"WHEN WE BLEED, WE BLEED" & "WHEN SOLDIERS COME"
40cm x 60 cm // Acrylic on canvas
We do not exist free of context. Our physical bodies & our economic existence, our
communities & political identities are inextricably bound together, & all of these
things will be reflected in our individual mental health. But in 2019, we find
ourselves locked in a psychotic episode of international proportions. Every day
delivers some horror that would have been unimaginable 5 or 10 years ago. How do
we cope? Do we become desensitized, depersonalized, looking ever inward for
strategies. Do we become radicalized, until we find ourselves cynical, or exhausted?
Or do we do our best to contain the anxiety, while the body politic gaslights us daily,
just trying to hold it together.
This is the first time I have used the English national flag, because while most
national flags carry a toxic jolt, the voltage of the St. George flag is particularly high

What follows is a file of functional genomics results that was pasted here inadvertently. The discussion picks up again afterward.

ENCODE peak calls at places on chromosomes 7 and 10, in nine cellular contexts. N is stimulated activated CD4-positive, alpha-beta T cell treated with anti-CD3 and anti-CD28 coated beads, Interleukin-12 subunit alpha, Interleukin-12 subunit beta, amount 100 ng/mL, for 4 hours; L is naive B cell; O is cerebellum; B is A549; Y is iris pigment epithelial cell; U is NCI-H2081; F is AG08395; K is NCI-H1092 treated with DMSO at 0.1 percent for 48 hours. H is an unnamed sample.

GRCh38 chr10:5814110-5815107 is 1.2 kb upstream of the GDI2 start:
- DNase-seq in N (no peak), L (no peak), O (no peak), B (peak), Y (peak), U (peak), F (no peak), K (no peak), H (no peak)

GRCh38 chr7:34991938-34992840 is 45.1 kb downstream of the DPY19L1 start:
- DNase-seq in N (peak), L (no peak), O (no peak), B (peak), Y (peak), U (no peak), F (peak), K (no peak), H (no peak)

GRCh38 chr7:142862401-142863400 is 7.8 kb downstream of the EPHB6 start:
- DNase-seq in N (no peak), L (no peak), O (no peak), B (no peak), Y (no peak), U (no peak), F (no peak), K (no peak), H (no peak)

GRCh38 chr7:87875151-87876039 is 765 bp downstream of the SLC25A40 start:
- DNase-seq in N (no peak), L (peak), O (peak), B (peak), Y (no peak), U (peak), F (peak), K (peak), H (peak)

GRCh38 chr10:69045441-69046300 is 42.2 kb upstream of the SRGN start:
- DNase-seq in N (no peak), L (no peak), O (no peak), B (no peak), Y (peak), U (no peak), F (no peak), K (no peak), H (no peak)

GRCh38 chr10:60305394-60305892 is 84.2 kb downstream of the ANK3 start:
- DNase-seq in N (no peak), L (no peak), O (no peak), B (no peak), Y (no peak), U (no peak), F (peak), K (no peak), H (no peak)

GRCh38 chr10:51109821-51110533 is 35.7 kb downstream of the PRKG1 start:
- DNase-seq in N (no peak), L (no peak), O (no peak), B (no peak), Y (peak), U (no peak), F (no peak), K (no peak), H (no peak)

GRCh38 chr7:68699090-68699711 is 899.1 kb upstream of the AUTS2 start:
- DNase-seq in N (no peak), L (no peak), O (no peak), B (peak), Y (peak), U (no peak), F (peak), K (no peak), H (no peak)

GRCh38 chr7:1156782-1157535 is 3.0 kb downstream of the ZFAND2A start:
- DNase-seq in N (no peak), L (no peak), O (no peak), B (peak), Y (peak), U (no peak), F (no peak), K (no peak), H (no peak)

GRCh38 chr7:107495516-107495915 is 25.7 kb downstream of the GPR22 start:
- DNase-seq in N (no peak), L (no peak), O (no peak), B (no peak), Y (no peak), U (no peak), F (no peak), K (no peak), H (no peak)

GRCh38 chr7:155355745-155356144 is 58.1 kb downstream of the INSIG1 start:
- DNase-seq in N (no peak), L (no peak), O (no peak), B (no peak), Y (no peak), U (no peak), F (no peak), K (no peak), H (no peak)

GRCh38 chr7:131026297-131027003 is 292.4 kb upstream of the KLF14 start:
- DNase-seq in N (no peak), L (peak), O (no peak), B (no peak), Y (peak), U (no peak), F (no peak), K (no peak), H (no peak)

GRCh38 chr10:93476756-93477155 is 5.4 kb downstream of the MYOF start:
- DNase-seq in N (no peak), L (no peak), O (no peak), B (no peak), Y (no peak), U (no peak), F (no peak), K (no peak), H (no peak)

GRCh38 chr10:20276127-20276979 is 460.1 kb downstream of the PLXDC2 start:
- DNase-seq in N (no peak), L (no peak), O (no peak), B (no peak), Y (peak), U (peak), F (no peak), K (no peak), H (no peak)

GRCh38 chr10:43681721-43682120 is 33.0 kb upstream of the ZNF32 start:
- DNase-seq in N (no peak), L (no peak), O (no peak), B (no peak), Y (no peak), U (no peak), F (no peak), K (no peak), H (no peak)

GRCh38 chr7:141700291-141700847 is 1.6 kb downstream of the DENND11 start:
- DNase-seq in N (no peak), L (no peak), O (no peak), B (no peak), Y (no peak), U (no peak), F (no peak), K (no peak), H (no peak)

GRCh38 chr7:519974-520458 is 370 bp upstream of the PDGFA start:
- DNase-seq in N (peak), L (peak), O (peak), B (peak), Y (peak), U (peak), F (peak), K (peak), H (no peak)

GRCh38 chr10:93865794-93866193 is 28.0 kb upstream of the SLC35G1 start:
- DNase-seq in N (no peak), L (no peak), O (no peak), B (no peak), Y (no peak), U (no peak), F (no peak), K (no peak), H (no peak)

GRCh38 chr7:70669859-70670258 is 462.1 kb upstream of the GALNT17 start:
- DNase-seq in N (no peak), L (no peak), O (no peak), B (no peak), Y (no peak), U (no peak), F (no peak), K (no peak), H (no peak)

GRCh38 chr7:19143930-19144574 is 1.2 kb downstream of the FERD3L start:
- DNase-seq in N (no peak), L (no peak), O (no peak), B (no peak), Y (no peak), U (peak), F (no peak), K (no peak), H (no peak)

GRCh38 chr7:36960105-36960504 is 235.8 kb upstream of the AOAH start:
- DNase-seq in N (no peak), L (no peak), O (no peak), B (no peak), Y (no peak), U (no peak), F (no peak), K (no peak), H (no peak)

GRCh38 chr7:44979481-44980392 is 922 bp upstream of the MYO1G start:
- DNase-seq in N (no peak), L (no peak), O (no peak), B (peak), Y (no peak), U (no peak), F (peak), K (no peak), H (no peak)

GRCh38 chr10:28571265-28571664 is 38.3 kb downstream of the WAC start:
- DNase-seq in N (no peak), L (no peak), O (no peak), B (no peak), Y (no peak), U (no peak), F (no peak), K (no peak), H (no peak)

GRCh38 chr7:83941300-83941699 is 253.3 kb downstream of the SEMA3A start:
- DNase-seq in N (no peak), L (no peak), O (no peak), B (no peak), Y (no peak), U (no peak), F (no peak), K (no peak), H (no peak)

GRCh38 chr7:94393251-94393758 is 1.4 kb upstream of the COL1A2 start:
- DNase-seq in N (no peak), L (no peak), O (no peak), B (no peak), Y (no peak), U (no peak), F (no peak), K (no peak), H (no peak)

– I cannot think of a politically neutral use of it in the 25 years I’ve lived here, outside
of a few weeks of football every couple of years. But Brexit is a very English affair,
& an unelected Prime Minister deciding to suspend Parliament & brush off Irish
border issues as ‘inconsequential’ is a very English upper class flex of power. The
flag of St. George is often used to evoke a pre-lapsarian Never-Never Land of
frolicking blonde children & tea in china cups. Can it also stand for its thriving
immigrant communities, who contribute so much? Can it withstand the tension,
between the rosy past & the punishing future?
It’s quite telling that I haven’t had the guts to take the English flags to
demonstrations. While I’m not a fan of national symbols & I understand the
problems inherent in the notion of national pride, I know that we abandon these
symbols at our peril. Flags are bearers of identity, & for some, a sense of security, &
that can be hijacked by reactionary forces all too easily.
--Shireen Liane, 2019
Silicone sculpture installation by Anna Horeglad, at Art Number.23 Gallery
Mono print installation by John Gosnell, at ART NUMBER.23 gallery, London,Uk